I know you’re not real. I know you’re only an actor pretending to be a multi-insurance salesperson, but that doesn’t mean I won’t stop believing. It’s good to see you there. Kind of, what they call reassuring. You know what a messed-up time it is. The world is falling apart. It doesn’t look good for us according to the science. Let the other crazy bastards believe what they want; it doesn’t matter; we all know what’s coming. Sorry, got off track there. My parents are dead. Don’t have much. But I look forward to your commercials. I know, laugh, some crazy lady out there is writing fan letters for your commercials. I worry they will stop you. Eventually, we know they will. Commercial franchises only last as long until the next dip of their market charts. I worry I won’t see any of you, you and all your fellow saints, any longer. My friend Tasha said that if I wrote to you, it wouldn’t make any difference, that there isn’t anything to believe in anymore, that the organized religious stuff is just a cash grab, but there must be something to believe in, and the more I thought about it, the more I discarded things to believe in. What a horrifying list. Some of the things, I didn’t know I could, and would, discard. I shocked myself at the end of it, when I looked over what I had left, discouraging. But then one of your commercials came on the tv, you know, the one we’re you’re all at the opera and it’s a disaster. Lol, I love that one. You’re funny and smart and witty and can play multiple characters, and the ensemble is right out of a sitcom, in a good way!, even better than that lame one about the friends. Tasha says you’re just an actor and you won’t care and that you won’t even respond to this. She says always writing you and not getting anything back is like ghosting. That’s the problem. All our leaders are ghosts. She’s invited me to an event about the climate, and I’m down to my last stamp, but I ask you again, My Saint Who Does the Car Commercials, Save Us before we have to save ourselves.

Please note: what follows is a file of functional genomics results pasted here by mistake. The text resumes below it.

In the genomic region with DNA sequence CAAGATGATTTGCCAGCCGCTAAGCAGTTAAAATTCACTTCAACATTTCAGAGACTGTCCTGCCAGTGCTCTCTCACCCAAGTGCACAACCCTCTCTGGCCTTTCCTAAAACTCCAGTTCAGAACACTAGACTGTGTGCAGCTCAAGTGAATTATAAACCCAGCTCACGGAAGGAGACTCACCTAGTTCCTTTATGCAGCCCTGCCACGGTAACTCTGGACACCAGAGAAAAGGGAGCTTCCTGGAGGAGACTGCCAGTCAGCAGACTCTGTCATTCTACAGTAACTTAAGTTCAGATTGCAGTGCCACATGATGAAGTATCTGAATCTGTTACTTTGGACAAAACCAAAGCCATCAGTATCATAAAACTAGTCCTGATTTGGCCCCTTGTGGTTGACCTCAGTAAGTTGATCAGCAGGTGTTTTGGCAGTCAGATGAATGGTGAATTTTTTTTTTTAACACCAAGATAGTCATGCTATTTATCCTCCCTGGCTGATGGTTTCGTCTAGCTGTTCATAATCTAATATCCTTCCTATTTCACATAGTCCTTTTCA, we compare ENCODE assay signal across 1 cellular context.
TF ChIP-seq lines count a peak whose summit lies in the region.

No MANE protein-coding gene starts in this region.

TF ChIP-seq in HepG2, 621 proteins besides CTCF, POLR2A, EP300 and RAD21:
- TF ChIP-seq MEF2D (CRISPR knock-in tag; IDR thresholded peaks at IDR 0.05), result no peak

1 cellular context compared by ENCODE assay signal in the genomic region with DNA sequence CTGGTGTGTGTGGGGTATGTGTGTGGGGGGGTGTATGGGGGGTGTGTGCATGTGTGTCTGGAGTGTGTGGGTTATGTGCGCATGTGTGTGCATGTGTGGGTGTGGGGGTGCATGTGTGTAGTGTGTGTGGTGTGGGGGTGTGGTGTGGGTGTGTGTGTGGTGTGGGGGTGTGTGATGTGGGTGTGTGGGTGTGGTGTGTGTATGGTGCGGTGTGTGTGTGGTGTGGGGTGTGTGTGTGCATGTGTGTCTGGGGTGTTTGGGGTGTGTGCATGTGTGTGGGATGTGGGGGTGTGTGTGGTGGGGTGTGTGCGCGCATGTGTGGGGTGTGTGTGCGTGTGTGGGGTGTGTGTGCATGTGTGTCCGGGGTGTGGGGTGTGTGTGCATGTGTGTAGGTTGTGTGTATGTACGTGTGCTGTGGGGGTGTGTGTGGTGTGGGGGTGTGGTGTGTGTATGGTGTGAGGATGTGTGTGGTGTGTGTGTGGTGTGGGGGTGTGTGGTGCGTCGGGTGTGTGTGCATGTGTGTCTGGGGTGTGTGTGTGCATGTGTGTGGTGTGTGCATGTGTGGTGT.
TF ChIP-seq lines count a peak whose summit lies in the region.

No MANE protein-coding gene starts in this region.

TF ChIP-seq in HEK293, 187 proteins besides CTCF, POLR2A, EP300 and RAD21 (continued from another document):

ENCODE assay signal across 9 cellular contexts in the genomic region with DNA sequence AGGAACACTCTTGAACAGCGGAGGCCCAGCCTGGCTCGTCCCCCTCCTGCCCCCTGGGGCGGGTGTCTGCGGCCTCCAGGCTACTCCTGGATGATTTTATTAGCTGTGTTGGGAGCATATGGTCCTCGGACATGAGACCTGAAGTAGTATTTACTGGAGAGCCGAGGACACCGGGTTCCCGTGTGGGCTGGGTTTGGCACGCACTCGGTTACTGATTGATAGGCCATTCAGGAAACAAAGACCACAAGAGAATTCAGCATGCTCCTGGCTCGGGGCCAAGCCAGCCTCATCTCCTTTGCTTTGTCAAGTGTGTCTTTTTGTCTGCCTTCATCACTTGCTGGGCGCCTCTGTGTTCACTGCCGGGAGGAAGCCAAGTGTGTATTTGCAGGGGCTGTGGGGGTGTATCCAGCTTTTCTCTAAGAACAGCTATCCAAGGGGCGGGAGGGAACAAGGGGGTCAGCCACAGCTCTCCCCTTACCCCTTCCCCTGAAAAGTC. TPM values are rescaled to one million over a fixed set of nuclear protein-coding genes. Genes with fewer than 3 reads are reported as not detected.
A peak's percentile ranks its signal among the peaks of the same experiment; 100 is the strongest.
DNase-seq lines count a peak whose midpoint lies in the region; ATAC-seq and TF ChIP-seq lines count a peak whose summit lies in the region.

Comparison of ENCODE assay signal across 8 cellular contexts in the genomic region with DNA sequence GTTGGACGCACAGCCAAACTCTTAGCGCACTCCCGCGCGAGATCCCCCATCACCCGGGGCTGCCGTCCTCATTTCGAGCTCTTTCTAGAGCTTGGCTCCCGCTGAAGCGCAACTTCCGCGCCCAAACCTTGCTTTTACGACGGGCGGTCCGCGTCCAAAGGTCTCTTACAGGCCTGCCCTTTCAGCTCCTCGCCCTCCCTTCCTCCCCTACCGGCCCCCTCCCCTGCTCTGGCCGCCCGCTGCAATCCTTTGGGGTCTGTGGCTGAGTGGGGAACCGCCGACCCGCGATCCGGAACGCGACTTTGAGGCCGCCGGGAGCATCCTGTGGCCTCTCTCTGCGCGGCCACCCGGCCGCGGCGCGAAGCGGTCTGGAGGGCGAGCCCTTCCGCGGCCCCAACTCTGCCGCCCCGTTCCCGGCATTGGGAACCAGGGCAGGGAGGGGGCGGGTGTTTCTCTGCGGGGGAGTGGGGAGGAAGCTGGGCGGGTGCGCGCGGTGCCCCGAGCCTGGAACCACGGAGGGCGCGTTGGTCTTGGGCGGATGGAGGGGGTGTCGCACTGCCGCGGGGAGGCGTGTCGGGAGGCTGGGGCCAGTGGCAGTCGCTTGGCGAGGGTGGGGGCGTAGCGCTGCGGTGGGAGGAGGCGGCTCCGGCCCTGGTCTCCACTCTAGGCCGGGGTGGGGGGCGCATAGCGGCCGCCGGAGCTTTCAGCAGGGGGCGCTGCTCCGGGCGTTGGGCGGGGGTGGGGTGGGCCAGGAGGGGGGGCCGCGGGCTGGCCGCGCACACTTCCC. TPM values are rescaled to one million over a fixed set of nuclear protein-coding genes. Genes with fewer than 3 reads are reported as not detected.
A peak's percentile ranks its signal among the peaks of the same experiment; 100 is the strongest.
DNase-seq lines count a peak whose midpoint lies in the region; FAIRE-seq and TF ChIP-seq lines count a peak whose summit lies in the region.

Ron Burch’s fiction has been published in numerous literary journals including South Dakota Review, Fiction International, Mississippi Review, and been nominated for the Pushcart Prize. His new novel JDP was just released from BlazeVOX books. He lives in Los Angeles.

Everything Was Great Until It Wasn’t by Theresa Boyar

At first the new babies were fascinating and you poked their fat bellies and stroked their eggshell heads and when your mother wasn’t looking you pressed your thumb, not too hard, on the soft indent in their skulls and pulled back at the jumping pulse you felt there. They listened to your stories and could be dressed up and made up with the lipsticks you found in the bathroom drawer but your mother didn’t like when you did that and look, she told you when she had to throw out the tubes of broken color, you had wrecked them all.

You noticed the babies changed her, your mother. They changed the way she looked at you and talked to you. You were no longer her sweet girl because her sweet girls were now in matching carriers and you wondered what had been pulled out of you while you slept, what had been subtracted or stolen, and given over to your sisters and their tiny spoons and jars of pureed peaches the color of that sunrise at the beach before the babies came when your mother had swung you by the arms, your feet swirling in the cold foam where you were sure there were sharks and your mother said no, no, there weren’t but just to be safe she would never let you go.